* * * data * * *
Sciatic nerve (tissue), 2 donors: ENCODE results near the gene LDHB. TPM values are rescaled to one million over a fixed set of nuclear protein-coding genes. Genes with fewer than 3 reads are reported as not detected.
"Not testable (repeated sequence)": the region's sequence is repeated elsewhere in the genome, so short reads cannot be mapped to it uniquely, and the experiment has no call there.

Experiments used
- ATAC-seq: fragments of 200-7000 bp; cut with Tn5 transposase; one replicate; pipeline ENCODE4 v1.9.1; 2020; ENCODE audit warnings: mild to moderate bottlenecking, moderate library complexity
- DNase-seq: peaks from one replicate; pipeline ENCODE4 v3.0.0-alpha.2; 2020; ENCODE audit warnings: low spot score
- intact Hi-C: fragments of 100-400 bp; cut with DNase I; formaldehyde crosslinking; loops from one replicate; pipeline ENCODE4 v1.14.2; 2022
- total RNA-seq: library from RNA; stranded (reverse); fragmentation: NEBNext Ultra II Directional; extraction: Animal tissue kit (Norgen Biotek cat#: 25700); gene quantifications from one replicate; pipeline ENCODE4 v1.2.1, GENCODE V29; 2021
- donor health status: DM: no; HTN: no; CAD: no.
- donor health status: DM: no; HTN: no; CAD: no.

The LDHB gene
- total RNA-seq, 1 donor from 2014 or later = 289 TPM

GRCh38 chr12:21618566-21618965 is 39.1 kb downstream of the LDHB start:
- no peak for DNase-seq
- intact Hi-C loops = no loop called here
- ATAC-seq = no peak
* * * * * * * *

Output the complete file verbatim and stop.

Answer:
Sciatic nerve (tissue), 2 donors: ENCODE results near the gene LDHB. TPM values are rescaled to one million over a fixed set of nuclear protein-coding genes. Genes with fewer than 3 reads are reported as not detected.
"Not testable (repeated sequence)": the region's sequence is repeated elsewhere in the genome, so short reads cannot be mapped to it uniquely, and the experiment has no call there.

Experiments used
- ATAC-seq: fragments of 200-7000 bp; cut with Tn5 transposase; one replicate; pipeline ENCODE4 v1.9.1; 2020; ENCODE audit warnings: mild to moderate bottlenecking, moderate library complexity
- DNase-seq: peaks from one replicate; pipeline ENCODE4 v3.0.0-alpha.2; 2020; ENCODE audit warnings: low spot score
- intact Hi-C: fragments of 100-400 bp; cut with DNase I; formaldehyde crosslinking; loops from one replicate; pipeline ENCODE4 v1.14.2; 2022
- total RNA-seq: library from RNA; stranded (reverse); fragmentation: NEBNext Ultra II Directional; extraction: Animal tissue kit (Norgen Biotek cat#: 25700); gene quantifications from one replicate; pipeline ENCODE4 v1.2.1, GENCODE V29; 2021
- donor health status: DM: no; HTN: no; CAD: no.
- donor health status: DM: no; HTN: no; CAD: no.

The LDHB gene
- total RNA-seq, 1 donor from 2014 or later = 289 TPM

GRCh38 chr12:21618566-21618965 is 39.1 kb downstream of the LDHB start:
- no peak for DNase-seq
- intact Hi-C loops = no loop called here
- ATAC-seq = no peak